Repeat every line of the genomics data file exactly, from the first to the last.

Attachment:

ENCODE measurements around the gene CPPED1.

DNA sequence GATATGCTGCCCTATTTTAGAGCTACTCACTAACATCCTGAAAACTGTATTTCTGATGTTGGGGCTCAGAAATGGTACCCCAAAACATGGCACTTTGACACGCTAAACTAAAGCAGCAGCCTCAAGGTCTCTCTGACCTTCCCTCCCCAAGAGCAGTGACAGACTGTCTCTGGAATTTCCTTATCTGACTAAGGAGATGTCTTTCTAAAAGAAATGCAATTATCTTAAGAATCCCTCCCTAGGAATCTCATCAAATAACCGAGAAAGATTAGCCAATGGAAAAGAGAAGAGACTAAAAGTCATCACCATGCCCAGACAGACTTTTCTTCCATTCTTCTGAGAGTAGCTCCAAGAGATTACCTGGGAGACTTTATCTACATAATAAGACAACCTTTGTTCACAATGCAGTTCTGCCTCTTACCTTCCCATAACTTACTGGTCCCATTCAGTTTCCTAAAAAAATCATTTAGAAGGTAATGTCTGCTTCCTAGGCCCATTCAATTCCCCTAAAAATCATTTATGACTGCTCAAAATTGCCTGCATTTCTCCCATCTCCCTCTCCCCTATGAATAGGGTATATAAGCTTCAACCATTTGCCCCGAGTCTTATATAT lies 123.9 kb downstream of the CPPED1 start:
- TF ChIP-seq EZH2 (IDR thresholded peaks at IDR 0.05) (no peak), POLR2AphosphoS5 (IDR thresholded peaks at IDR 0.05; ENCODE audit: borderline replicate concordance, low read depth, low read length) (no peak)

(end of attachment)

ENCODE measurements around the gene CPPED1.

DNA sequence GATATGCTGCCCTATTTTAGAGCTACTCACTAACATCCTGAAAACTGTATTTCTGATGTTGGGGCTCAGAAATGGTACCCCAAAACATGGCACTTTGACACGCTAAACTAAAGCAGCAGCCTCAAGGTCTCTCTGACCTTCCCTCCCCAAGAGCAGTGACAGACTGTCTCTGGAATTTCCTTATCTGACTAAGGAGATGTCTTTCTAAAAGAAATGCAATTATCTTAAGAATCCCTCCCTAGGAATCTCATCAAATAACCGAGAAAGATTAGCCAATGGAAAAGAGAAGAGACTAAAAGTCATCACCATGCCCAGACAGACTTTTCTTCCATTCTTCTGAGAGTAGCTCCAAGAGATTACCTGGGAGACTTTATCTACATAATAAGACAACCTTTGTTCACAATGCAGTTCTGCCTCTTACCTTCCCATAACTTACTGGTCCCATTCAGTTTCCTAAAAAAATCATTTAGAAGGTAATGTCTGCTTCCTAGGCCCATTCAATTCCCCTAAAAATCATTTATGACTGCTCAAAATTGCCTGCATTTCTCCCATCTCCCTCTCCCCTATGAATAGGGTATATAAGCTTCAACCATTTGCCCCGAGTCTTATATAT lies 123.9 kb downstream of the CPPED1 start:
- TF ChIP-seq EZH2 (IDR thresholded peaks at IDR 0.05) (no peak), POLR2AphosphoS5 (IDR thresholded peaks at IDR 0.05; ENCODE audit: borderline replicate concordance, low read depth, low read length) (no peak)